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In a doomer world is Steampunk becoming more Punk.

Started by rovingjack, July 16, 2023, 01:22:16 AM

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Punk was counter culture. Cyberpunk is sometimes seen as a dystopian world with dehumanization and high-tech lowlifes repurposing the same tech to rebel against the dystopia.

Steampunk doesn't have quite as much of the underground rebellion aspects... or does it?

There's a lot of doomsayers and hopelessness these days. Enough so that it seems to be the cultural mindset of the time. So I wonder if optimistic science and technology positive adventure and discovery seeking is the new rebel underground in the modern world.
When an explosion explodes hard enough, the dust wakes up and thinks about itself.

J. Wilhelm

QuoteEnough so that it seems to be the cultural mindset of the time.
This statement is absolutely correct. We're living in a repeat version of the 1930s. Fear generates new directions of behavior, for good or bad.

The World today is awash in doomers because leaders of all stripes (and I mean all kinds of doctrines and positions) have discovered that fear buys followers. Universally, regardless of the region where you live and your ideology, the fear involves a dystopian future, and even a "dystopian present," which according to carefully curated propaganda departs from some idilic past, oftentimes a severely distorted version of the historical past. Those who are meant to be fearful are often too young to have lived during that idilic time, and that's why they're easily manipulated (they have no real knowledge of the past, let alone experience in the past, and they just have a fantasy which they were sold and which transformed into a type of mythical nostalgia). But if you think about it, that fear is the cause for rebellion! Rebellion against progress. You see that all over the world right now.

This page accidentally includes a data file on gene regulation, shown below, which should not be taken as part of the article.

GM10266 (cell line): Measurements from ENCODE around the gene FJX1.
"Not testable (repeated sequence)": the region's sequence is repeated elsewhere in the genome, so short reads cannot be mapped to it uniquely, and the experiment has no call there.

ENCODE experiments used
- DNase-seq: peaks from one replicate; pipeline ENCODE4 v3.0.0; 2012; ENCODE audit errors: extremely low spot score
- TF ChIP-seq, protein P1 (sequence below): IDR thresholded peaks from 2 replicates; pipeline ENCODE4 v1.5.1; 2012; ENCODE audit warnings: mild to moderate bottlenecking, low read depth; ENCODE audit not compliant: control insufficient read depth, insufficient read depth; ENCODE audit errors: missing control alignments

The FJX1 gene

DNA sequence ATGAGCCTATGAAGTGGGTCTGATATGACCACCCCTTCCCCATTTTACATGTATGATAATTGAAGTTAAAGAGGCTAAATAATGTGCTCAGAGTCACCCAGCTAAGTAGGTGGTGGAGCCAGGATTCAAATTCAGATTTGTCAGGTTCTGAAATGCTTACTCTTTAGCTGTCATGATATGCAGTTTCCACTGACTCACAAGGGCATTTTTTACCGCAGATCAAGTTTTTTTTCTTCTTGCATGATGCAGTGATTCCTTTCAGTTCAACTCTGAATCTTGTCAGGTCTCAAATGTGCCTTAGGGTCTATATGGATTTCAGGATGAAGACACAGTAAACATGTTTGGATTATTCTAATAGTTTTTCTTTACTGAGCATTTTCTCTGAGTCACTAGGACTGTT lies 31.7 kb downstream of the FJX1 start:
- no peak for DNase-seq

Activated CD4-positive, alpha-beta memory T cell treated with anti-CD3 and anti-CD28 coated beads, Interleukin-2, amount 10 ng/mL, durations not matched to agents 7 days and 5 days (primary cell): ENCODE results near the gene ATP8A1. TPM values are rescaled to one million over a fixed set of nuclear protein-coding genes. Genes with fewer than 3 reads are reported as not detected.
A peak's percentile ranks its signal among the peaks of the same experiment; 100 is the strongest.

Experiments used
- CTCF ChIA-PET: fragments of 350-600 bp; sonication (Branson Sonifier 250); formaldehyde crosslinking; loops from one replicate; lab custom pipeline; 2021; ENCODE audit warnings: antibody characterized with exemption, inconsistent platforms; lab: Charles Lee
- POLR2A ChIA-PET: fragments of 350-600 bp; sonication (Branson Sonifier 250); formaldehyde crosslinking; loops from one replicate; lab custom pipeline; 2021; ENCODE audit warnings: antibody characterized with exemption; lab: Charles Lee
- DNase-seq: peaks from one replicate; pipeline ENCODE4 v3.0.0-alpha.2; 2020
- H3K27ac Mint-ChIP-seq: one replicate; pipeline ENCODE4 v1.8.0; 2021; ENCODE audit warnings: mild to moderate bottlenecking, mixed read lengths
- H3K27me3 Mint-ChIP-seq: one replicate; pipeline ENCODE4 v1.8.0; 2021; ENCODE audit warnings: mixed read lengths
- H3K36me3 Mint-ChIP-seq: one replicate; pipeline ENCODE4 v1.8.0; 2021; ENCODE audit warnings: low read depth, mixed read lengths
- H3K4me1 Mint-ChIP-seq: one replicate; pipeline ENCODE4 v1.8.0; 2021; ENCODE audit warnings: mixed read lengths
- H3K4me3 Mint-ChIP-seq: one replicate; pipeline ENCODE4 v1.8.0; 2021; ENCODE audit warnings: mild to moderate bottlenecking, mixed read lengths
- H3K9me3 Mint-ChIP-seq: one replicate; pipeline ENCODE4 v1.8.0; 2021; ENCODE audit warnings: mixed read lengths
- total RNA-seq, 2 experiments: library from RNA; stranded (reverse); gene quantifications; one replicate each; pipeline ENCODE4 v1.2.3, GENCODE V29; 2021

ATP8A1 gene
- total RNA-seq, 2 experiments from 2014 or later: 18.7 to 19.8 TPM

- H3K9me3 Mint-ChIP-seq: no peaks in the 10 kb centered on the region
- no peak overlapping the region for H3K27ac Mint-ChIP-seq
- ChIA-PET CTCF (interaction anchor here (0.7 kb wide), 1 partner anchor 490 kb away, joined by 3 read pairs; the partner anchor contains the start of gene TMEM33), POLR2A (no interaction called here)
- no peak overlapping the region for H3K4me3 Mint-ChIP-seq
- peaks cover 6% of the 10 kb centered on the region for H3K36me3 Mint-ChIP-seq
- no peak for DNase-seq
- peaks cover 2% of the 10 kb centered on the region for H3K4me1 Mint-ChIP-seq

So, in that sense, rebellion comes in pairs: rebellion to preserve an imagined past, and rebellion to achieve an imagined future. Both of these rebellions are competing against one another, and are based on idealized versions of reality (history), and are highly subjective.

You're right. Hope for the future is definitely the opposite of the doom mentality.

But what's weird about Steampunk is that it's hopeful about the future while holding to the better parts of the past. It sort of blows your mind, doesn't it? Steampunk shows that the binary rebellion is not a net zero sum. There's no perfect symmetry between the future and the past. And you want to know why?

Because time can only move forward, and Steampunks by way of their industrial inspiration understand that progress is inevitable, but due to their anachronism, they also understand that some things are worth preserving. That's a unique skill missing in most of the world today. Steampunk, thus is a powerful release valve which can lower the present tension between the two sides of rebellion. We can become useful as a third kind of rebellion in favor of reason.